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Current management of pre-eclampsia

Mark A Brown and Sandra A Lowe
Med J Aust 2009; 190 (1): 3-4.
Published online: 5 January 2009

Updated guidelines widen the definition of pre-eclampsia and highlight that hypertension in pregnancy has become a lifelong disorder

The “political” enthusiasm for women to have more babies will not come without a downside. Complications such as pre-eclampsia — a major cause of premature delivery — are likely to become more prevalent as increasing numbers of women become pregnant when they are older or obese, and may affect up to 5% of these women. The reason why pre-eclampsia develops is an enigma. Although there have been no recent major advances in the clinical treatment of this diverse disorder, maternal and fetal outcomes in Australia and New Zealand are good.1 The big risk now is that obstetricians, physicians, general practitioners and midwives will become complacent about the management of these high-risk pregnancies.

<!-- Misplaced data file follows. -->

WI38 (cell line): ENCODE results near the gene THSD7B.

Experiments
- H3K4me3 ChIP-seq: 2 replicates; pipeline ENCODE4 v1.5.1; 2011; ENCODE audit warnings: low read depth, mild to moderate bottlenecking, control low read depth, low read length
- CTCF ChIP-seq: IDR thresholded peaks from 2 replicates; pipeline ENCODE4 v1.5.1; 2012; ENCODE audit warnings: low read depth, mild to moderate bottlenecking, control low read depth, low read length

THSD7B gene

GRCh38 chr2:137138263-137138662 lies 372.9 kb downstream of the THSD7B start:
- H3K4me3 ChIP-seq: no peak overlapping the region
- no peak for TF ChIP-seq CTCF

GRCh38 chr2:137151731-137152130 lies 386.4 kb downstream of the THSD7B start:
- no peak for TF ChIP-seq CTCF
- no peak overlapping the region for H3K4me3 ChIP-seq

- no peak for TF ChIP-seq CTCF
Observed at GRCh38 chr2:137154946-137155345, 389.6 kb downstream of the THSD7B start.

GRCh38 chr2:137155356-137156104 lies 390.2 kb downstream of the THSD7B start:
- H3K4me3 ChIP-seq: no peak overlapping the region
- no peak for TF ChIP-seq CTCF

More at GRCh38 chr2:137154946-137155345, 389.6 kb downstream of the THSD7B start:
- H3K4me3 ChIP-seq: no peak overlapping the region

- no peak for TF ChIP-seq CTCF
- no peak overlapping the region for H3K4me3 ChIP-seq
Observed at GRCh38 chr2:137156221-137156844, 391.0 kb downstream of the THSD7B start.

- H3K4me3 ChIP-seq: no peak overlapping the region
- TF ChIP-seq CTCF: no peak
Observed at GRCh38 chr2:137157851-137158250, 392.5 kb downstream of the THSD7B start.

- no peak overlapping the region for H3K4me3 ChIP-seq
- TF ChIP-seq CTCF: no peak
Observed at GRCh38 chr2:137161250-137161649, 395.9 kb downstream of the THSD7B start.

• Mark A Brown1,2
  • Sandra A Lowe1,3

  • 1 University of New South Wales, Sydney, NSW.
  • 2 St George Hospital, Sydney, NSW.
  • 3 Royal Hospital for Women, Sydney, NSW.

Correspondence: mbrown@unsw.edu.au

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